1. (Jackie) Why would you pull out the seedlings and saplings... Don't you want them to grow?
The reason scientists pull seedlings out is because they are able to do further testing the lab by evaluating their roots, stems, and “leaves.” We will be completing a “whirl count” in order to age the saplings and seedlings because you can not age a tree that is as small as these because there is not a trunk large enough to do a tree coring on. Therefore scientists have to pull the plants out to different testing procedures.
2. (Mike) How do you identify the seedlings/saplings?
We use dichotomous keys to key out the plants. The process is pretty easy once you get the hang of it.
3. (Isamar) What kind of information have you found in the tree boring?
We have not yet determined any conclusions based on the tree boring. These conclusions will not be able to be made until there are multiple years worth of cores to compare against one another. We will however, be starting the tree boring evaluation process later next week which could tell some information specific to individual tree growth rather then mean conclusions.
4. (Austin) Is Chandler removing the branch from the tree in the most effective and scientifically proven way... Or just posing?
As crazy as the picture looks, this was not a posed picture. Chandler was trying to kick off a dead limb so that we had ample work room to take a chest height core. We were struggling trying to remove the dead limb with other means until another group member asked Chandler to try and kick the limb off since he was the tallest in the group. He was actually successful in his attempts.
5. (Kelsey) Do you get sore getting up and down between each and every tree all day?
I do get sore. My legs are exhausted and I have several bruises on my body from moving underneath the trees.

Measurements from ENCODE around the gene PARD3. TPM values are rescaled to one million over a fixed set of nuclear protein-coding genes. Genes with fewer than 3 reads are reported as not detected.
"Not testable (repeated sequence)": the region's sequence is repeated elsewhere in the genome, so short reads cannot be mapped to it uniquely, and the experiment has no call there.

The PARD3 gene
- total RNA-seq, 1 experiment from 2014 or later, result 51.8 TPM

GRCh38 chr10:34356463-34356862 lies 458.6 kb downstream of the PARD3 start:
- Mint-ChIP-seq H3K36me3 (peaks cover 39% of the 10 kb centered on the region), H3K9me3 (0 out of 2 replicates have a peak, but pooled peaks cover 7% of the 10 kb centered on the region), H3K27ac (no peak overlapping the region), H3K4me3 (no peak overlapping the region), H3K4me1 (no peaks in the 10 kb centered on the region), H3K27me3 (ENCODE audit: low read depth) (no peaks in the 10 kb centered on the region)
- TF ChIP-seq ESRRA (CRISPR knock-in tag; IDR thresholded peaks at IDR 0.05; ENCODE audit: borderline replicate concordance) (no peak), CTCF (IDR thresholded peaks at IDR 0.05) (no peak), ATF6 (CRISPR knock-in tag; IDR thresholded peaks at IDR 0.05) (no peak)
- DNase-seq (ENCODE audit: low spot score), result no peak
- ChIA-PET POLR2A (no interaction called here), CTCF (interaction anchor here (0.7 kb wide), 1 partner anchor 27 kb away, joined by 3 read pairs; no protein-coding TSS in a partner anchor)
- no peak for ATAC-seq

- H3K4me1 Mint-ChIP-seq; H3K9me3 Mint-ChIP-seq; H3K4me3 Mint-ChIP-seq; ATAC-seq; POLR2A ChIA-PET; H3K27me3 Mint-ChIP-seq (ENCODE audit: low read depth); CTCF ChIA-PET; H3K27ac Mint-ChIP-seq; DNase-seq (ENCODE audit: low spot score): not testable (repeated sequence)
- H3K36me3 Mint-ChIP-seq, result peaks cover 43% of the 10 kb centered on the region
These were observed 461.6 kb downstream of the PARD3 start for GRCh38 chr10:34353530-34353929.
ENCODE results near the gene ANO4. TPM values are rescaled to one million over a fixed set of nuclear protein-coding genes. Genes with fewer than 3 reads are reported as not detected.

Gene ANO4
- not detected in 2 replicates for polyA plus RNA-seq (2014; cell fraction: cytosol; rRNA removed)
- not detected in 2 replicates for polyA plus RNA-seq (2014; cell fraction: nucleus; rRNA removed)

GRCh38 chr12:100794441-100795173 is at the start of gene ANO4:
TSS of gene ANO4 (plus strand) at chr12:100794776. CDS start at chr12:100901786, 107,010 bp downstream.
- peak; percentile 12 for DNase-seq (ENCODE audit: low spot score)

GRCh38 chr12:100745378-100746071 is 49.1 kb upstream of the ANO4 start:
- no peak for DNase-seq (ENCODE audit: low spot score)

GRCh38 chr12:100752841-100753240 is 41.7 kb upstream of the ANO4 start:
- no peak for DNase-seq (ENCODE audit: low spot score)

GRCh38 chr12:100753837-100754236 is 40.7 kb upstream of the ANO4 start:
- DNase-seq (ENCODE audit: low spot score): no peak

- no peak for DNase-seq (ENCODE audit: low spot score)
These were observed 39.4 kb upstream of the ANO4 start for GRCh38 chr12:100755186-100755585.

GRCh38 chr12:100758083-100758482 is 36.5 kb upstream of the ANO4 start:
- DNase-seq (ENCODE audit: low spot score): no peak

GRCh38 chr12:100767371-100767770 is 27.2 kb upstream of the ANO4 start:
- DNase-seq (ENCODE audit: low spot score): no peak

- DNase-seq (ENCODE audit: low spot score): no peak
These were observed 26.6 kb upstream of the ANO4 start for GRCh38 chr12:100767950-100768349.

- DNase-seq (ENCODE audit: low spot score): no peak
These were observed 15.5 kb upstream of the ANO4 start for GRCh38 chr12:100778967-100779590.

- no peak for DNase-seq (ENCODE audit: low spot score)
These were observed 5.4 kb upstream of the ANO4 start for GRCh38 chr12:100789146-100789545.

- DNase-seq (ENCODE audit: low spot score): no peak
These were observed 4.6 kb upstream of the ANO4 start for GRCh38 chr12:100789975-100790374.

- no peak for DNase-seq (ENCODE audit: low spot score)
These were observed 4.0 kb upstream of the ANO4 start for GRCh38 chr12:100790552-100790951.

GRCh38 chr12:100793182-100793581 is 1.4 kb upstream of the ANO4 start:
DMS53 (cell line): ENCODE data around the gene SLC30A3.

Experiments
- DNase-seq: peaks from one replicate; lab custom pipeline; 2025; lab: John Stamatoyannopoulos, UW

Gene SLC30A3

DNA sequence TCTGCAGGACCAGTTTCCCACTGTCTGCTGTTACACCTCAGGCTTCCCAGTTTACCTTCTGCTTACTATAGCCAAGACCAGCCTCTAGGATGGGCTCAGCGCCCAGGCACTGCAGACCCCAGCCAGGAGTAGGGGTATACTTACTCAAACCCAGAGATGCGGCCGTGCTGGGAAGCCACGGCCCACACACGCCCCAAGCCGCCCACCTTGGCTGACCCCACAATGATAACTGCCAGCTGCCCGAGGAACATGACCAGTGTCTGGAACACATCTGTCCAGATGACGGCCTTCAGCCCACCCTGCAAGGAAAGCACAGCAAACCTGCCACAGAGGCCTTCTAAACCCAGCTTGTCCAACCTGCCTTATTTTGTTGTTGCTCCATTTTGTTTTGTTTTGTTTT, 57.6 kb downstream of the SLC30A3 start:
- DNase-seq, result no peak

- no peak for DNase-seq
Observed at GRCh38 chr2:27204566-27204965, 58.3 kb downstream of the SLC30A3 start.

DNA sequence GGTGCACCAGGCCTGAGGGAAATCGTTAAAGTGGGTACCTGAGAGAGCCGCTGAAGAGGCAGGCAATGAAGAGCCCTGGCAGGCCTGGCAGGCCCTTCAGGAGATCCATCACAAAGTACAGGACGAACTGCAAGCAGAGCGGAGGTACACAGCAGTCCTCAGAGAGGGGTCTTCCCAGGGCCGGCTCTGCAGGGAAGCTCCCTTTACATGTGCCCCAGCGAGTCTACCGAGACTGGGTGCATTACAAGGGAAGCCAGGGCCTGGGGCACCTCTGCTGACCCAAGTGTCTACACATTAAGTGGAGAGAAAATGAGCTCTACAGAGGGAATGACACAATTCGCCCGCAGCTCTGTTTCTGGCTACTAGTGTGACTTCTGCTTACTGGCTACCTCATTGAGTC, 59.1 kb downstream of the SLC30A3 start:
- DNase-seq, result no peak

6. (Jack) Has anyone gotten hurt yet or is everyone uninjured?
No one in my group has gotten hurt. Several people are just as exhausted as I am, but all of us are healthy and enjoying the fieldwork.
7. (Steph) Is anyone getting sick from being in the cold rain all day?
Well everyone has been relatively healthy despite some body soreness, but the Scientist, Steve is not feeling too well this evening. The cold, wet rainy weather has gotten the best of him tonight.
8. (Mrs. Gibson) What do you do with the tree boring samples after they are taken from the tree? Can you bring
one back for us to see?
The tree boring samples (also referred to as tree cores) get placed into wooden drying racks and labeled to dry. After the cores are dry, they will be sanded and then evaluated buy the scientist. He is attempting to fill in gaps in the climatology record for the past two centuries in the Churchill region. Filling in the climate record would help scientists draw further conclusions about climate change in this area and then they could infer about changes in other similar regions of the world.
Unfortunately I will not be able to bring a sample back through customs, however, I do have intentions of purchasing a tree boring apparatus to use with students in biology this year. If students take a few cores from trees on the school yard property it will certainly help students better understand ring structures and tree piths. Better yet it would be a great field skill for them to acquire!
(These questions are from the Science Academy Research Science class at Morristown high school 2008)